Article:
The Clapham Omnibus Revisited: Liberalism against Democracy?
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During the 1950s and 1960s, Patrick Devlin and H.L.A. Hart engaged in a heated intellectual exchange over the bases and limits of toleration in democratic societies. By most accounts, Hart is said to have won the debate by successfully refuting Devlin's ‘disintegration thesis’ in favour of liberal principles of political morality. This article draws attention to an unnoticed but essential element in Devlin's case: an appeal to certain principles of democracy. Although Hart is on firm ground in rejecting the disintegration thesis, Devlin's democratic argument confronts Hart with a potentially devastating contradiction, for it rests on a value that liberals themselves accept — that is, equality. Because both supporters and critics of Devlin overlook the element in the debate that poses the most interesting questions about the relation between liberalism and democracy, contemporary students of liberal-democratic thought have good reason to revisit this classic debate.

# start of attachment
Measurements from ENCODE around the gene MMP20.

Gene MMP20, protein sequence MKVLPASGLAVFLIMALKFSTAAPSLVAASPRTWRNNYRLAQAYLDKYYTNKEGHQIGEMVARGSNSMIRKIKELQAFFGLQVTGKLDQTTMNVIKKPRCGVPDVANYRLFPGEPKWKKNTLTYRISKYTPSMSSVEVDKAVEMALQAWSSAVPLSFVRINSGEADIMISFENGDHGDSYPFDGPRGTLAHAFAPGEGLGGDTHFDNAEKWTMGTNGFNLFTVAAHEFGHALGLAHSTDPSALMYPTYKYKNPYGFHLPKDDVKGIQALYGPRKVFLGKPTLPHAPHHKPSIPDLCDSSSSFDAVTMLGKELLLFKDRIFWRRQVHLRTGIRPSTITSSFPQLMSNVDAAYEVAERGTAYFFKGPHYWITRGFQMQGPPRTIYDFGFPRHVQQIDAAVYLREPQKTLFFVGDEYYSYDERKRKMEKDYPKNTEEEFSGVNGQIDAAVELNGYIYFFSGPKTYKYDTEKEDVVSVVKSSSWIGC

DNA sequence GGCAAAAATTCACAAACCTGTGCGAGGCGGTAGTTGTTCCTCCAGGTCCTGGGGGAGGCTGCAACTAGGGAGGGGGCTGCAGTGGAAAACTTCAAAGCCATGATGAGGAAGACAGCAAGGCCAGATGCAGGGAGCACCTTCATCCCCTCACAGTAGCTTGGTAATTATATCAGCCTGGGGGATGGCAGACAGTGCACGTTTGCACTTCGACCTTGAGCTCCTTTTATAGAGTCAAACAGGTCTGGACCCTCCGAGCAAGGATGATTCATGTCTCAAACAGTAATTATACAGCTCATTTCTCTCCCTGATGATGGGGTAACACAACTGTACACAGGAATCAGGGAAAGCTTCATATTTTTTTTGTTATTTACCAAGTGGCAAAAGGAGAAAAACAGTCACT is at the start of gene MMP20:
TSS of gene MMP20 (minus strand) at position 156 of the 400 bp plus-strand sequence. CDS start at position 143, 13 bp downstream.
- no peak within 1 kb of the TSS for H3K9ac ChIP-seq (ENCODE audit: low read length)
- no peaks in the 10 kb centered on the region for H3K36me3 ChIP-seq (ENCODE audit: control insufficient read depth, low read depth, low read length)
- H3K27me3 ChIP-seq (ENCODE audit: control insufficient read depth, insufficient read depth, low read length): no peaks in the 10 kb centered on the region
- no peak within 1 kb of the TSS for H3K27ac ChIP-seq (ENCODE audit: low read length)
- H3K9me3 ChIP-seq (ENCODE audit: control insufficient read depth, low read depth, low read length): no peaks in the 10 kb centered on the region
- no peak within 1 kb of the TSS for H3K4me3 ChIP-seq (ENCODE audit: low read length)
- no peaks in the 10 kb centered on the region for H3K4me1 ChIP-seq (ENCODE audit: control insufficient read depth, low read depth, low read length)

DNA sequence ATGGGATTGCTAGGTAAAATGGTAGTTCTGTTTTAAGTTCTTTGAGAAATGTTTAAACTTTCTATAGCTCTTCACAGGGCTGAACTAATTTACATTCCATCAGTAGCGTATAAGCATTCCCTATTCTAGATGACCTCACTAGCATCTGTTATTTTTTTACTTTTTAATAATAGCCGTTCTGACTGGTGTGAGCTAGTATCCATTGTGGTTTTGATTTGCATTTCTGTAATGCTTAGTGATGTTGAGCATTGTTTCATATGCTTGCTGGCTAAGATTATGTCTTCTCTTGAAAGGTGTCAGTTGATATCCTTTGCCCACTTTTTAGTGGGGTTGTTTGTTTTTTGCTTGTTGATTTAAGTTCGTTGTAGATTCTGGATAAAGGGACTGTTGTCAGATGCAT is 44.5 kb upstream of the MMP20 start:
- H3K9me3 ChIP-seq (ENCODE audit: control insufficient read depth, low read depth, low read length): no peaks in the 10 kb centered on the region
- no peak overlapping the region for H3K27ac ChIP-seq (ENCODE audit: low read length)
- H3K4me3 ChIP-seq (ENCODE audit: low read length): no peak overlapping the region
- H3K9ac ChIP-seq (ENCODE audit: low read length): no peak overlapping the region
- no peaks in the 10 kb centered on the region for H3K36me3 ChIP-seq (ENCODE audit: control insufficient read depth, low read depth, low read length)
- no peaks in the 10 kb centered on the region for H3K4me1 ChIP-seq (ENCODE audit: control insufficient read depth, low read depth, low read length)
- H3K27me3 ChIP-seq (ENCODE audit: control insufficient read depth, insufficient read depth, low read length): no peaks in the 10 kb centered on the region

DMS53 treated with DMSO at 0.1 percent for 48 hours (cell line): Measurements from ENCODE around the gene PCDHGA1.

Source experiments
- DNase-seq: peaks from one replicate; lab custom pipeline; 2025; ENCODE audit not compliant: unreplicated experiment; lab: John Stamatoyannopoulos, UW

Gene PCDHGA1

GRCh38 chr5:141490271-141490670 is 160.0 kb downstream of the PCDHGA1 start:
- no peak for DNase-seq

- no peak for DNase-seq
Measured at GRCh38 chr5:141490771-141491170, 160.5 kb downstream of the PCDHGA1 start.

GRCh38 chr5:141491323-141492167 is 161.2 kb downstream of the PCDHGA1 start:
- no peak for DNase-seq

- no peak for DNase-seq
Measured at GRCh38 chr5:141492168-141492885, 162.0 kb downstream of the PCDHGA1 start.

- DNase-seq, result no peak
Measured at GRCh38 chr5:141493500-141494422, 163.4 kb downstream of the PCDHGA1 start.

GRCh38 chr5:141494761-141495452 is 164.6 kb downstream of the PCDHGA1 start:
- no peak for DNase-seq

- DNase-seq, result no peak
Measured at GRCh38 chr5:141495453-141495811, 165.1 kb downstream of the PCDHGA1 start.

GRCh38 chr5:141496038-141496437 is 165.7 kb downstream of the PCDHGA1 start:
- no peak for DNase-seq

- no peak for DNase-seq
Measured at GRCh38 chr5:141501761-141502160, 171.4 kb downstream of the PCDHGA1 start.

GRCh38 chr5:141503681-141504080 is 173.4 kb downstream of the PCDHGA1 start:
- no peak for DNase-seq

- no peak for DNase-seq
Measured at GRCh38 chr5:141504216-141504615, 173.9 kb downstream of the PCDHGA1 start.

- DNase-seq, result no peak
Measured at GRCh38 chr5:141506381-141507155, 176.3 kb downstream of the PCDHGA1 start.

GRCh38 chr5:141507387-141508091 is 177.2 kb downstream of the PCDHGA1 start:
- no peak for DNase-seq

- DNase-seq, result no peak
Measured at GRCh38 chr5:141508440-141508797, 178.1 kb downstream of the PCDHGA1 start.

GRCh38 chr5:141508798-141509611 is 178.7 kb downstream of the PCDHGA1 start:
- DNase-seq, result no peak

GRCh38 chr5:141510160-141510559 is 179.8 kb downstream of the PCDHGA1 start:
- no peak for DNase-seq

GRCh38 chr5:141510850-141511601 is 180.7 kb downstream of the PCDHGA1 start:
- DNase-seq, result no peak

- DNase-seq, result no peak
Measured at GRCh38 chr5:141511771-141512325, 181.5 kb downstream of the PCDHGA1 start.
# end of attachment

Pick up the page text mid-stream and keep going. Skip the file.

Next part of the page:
Keywordsliberalism democracy toleration law and ethics
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